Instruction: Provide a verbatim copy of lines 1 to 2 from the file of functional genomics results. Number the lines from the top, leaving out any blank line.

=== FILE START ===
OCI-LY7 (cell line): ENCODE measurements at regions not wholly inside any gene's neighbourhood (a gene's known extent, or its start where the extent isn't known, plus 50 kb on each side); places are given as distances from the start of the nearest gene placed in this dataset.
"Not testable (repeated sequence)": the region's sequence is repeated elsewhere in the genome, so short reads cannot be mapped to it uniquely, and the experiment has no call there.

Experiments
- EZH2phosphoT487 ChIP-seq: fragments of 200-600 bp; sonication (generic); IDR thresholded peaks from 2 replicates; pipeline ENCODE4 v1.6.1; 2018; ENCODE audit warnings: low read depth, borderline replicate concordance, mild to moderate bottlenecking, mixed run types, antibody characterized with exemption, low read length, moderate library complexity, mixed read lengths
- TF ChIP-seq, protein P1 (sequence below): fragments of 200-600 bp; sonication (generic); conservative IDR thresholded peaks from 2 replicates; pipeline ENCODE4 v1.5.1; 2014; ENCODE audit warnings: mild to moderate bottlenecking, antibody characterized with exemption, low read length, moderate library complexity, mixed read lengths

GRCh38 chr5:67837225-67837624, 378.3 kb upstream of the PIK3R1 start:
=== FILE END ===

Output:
OCI-LY7 (cell line): ENCODE measurements at regions not wholly inside any gene's neighbourhood (a gene's known extent, or its start where the extent isn't known, plus 50 kb on each side); places are given as distances from the start of the nearest gene placed in this dataset.
"Not testable (repeated sequence)": the region's sequence is repeated elsewhere in the genome, so short reads cannot be mapped to it uniquely, and the experiment has no call there.